Christina Alexandra Freeland
Christina Alexandra Freeland is a Canadian politician serving as the tenth deputy prime minister of Canada since 2019 and as the minister of finance since 2020. (Canadian Press)

Canada’s federal government unveiled its first budget in more than two years.

The budget represents a strong effort to reduce Canada’s per capita greenhouse gas emissions. It adds an additional $101.4 billion dollars in new spending—much of which is geared towards economic stimulus— to get Canada through the Covid-19 pandemic.

The budget allots $17.6 billion to green projects, which Finance Minister Chrystia Freeland says “will help reduce greenhouse gas emissions by 36% by 2030″—as opposed to the original target of 30%.

While pvbuzz still has to review the fine print details the budget, one thing is clear; the Liberals intend to achieve emission reductions of 40% or more by 2030.

To achieve this, the government boosting clean growth by developing industry for energy-efficient retrofits, including the development of a Canadian supply chain for high-efficiency home renovation products. They will allocate 5 billion over 7 years on a Net Zero Accelerator program to invest in projects used by industry to reduce greenhouse gas emissions.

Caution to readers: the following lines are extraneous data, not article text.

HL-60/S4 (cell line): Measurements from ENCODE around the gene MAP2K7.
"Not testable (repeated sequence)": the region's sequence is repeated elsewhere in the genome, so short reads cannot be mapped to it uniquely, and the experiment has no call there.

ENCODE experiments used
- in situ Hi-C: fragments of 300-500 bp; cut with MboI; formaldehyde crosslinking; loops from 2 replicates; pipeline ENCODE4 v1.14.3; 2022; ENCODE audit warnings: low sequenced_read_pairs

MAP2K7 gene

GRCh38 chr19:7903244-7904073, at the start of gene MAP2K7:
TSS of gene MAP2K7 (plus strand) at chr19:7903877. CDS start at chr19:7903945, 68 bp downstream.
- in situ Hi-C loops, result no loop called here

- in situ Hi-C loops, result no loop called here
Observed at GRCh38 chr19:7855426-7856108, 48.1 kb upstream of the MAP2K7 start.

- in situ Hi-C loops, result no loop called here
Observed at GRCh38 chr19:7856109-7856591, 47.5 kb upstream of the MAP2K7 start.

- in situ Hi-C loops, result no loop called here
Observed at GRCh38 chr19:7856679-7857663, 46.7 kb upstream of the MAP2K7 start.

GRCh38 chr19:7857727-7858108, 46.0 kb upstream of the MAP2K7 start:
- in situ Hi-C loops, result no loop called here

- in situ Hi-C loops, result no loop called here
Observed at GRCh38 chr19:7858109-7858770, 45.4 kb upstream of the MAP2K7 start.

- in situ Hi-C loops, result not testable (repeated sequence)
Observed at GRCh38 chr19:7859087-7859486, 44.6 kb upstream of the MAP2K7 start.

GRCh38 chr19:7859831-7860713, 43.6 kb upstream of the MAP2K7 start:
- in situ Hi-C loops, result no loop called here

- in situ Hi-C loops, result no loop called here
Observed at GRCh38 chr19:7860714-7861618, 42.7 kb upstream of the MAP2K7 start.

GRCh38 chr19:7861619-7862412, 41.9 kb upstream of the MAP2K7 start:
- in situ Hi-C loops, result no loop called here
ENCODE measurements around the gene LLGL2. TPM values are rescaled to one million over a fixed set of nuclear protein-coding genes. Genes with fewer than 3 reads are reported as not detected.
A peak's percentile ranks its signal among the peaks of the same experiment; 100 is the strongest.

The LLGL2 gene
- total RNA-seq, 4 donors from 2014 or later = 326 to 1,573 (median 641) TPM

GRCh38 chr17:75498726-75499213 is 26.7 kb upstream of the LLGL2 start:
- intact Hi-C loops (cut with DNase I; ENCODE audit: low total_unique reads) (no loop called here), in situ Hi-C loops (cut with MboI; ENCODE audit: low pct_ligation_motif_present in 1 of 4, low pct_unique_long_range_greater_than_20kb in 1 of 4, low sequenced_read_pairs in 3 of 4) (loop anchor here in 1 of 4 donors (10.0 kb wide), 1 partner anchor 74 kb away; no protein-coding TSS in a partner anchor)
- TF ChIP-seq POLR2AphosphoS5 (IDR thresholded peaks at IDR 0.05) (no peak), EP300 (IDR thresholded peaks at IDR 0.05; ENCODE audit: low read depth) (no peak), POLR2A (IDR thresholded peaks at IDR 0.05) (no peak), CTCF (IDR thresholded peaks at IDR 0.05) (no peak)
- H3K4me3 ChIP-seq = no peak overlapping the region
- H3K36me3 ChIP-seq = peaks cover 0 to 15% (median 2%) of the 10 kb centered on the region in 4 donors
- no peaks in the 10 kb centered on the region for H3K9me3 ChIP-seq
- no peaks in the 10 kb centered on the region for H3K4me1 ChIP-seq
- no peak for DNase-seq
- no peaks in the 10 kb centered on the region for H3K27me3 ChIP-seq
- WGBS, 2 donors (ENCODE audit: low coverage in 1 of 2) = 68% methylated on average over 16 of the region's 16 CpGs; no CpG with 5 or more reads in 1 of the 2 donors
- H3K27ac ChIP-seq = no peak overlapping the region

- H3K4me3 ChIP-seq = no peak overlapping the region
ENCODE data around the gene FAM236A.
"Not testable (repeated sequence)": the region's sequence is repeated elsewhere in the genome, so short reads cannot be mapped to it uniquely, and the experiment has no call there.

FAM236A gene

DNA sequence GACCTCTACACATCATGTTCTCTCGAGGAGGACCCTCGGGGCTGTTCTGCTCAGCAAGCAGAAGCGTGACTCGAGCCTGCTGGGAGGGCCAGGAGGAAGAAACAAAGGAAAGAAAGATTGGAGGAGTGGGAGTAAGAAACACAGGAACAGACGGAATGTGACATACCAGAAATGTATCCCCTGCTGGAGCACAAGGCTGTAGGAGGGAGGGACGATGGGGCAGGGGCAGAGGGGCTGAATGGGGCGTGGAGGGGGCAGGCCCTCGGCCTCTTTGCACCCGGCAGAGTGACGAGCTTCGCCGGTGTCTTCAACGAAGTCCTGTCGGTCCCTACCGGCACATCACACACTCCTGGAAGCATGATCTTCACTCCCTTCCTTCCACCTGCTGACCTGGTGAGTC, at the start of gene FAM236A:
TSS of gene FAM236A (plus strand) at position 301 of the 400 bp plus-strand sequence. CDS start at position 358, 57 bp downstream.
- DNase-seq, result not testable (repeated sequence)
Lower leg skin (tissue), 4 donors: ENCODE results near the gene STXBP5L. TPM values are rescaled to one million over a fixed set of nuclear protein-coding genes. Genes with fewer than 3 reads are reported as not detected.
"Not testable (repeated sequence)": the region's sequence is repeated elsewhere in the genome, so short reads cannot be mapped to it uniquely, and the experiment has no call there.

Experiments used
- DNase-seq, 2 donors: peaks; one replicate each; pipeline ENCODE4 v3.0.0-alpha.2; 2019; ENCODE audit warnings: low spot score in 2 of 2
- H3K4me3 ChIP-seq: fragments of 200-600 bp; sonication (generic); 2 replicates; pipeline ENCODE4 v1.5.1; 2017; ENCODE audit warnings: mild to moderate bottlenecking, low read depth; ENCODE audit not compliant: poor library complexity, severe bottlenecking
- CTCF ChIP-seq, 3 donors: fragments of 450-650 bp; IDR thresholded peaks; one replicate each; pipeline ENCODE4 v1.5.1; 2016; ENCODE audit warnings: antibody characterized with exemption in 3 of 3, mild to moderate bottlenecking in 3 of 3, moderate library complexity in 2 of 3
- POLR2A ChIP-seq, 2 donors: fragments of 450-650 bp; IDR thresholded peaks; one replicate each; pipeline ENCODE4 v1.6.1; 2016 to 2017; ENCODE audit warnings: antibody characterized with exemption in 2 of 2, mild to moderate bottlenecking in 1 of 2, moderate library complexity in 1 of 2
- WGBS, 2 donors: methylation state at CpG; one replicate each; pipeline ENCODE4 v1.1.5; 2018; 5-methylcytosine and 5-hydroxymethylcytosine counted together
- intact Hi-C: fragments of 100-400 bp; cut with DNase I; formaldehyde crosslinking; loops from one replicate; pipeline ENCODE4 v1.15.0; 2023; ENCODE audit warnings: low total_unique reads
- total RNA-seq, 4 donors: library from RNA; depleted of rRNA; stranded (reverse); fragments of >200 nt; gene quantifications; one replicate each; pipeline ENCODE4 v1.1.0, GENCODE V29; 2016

Furthermore, companies manufacturing zero-emissions technologies, such as solar panels and electric buses will receive an extremely generous 50% 10-year reduction on corporate and small business income tax rates.

In order to help homeowners reduce their energy bills, the budget allocates $4.4 billion over 5 years for residential and commercial energy retrofits.

The government says it’ll work with the Canada Mortgage and Housing Corporation (CMHC) to make available interest-free loans of up to $40,000 to households for green retrofits—such as high-efficiency doors or windows and rooftop solar panels (see page 177 of the 2021 budget).

These loans would be available to homeowners and landlords who undertake retrofits identified through an authorized EnerGuide energy assessment.

The government says this would help eligible participants make deeper, more costly retrofits that have the biggest impact in reducing a home’s environmental footprint and energy bills.

This budget represents Canada’s strongest effort to date towards mitigating and adapting to climate change—with all levels of the economy including small, medium, and large-scale businesses, in addition to residential properties—being targeted with environmentally friendly support.

There is no doubt that the combination of a generous cleantech tax cut and funding for residential and commercial retrofits is amazing news for Canada’s burgeoning green industry sector.

Article written by Brett Porter, Content Contributor
Edited for publication by Derick Lila, Managing Editor

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